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Three Financial Sector Stocks Worth a Second Look


The financials sector ETF is a good bet, but if you hedge and can handle a bit more risk, these individual financials stocks might be worth considering.

You might have seen my firm's blog post last week in which we added financials to our "sectors we like" list. The list is short and focused: financials, technology, and energy. Tech and energy were on our list for all of 2011, and financials is the new addition. You might remember that we removed consumer staples from the list.

Typically, in our sector rotation approach, we mostly use ETFs – and we like the SPDR Sector Select ETFs. So, to get financials exposure, you can use the ETF with the symbol (XLF). It will provide you with diversity across many large-cap financials.

But if you like to use individual stocks, let's revisit some of the stocks in this space that we have talked about before. And remember, when you use individual stocks in your portfolio, it is critical to hedge your investments. Individual companies carry a lot more risk than a diversified ETF.


We have talked about Bank of America (BAC) before and as full disclosure, both my clients and I have bullish positions in Bank of America. The run up to $8 has been nice – but we bought Bank of America with a two- to three-year horizon in mind. We believe this stock has more intrinsic value than the current stock price reflects. If you read us frequently, you'll remember our investment thesis was that it has three fantastic franchises: Merrill Lynch brokerage, Investment Bank, and Retail/Commercial bank.

Bank of America's stock has started to consolidate around the $8 price. The last 30 days it has really just been moving around that mark despite spending the second half of 2011 bouncing around like a piñata. I like this recent trend. The $8 looks like resistance, but we know that resistance often turns into support later. I think the buyers have started to come into this stock, and they have been consolidating up to the $8 price. I think many of these new owners are long-term holders. If the financial system can avoid any unforeseen shocks, then I like Bank of America to move up from $8 in 2012 and into 2013.


Having spent a decade in the online brokerage business, you know I am going to be partial to the e-brokers. What average investors don't know is that their online brokerage makes most of its money from the idle cash left in the client's account – not from the commissions the broker charges. The broker re-invests the cash at higher yields than he pays to the investor to maintain that cash position.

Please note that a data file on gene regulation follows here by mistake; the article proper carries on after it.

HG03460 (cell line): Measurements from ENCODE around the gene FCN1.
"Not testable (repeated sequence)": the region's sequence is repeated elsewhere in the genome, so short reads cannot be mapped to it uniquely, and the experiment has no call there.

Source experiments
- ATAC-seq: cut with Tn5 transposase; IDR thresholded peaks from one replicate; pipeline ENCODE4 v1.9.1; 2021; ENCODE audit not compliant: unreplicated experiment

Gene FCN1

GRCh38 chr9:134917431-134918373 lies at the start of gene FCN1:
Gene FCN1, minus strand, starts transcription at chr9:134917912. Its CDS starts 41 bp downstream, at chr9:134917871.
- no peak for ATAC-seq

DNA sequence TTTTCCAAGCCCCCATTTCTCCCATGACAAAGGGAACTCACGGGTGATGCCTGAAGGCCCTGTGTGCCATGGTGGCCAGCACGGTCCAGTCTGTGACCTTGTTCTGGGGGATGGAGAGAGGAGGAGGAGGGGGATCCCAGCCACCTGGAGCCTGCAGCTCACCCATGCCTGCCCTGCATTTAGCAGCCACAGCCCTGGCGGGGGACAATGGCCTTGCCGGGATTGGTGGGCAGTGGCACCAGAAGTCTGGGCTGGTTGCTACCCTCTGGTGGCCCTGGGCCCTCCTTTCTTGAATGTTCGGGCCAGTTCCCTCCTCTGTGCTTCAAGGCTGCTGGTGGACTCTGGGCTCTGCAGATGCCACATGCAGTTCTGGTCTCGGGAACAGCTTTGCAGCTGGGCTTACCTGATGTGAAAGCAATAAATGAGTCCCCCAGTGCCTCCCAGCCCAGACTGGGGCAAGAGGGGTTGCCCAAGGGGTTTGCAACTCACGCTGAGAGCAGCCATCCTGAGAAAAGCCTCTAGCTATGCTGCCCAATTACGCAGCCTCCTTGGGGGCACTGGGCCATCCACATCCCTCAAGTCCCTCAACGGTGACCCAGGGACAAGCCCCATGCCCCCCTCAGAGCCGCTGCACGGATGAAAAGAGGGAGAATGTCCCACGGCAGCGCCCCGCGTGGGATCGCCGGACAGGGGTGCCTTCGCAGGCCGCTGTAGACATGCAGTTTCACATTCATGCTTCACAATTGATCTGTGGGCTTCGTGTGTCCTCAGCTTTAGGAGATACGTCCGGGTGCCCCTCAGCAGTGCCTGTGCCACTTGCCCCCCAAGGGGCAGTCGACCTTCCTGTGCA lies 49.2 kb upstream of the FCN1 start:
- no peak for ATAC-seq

It has been a great money maker for the better part of a decade – until interest rate reductions crashed that party. Now, the brokers have had to pull back and perform layoffs and bunker down on costs. The stock prices all reflect it. Lately, there has been a little life in the stocks, but they are still underperforming the broader financial sector and the S&P 500.

When interest rates return to normal, expect these firms to obviously benefit from an improved interest rate spread. These firms are a great example of financial firms that are completely tied to interest rates for their earnings. You could even say they are a "levered" play on interest rates since 99.9% of every dollar of improvement from the spreads will go straight to the bottom line for these firms.

The two best publicly traded companies in this space are TD Ameritrade (AMTD) and Schwab (SCHW). Both have excellent management teams and both have built a very sticky client base. Both have also not even come close to recovering to their 2007 stock levels. Of course, because of interest rates, neither is near its 2007 earnings, either.

If you have a long-term view and expect interest rates to improve by 2013 and want to be ahead of the curve on the interest rate news, consider these two brokerage stocks. (Full disclosure: I spent a decade working at TD Ameritrade and am partial to its excellent management team, of course. I have clients with bullish positions in both Schwab and Ameritrade).

Editor's Note: For more from Wayne Ferbert, go to Buy & Hedge ETF Strategies.
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Positions in BAC
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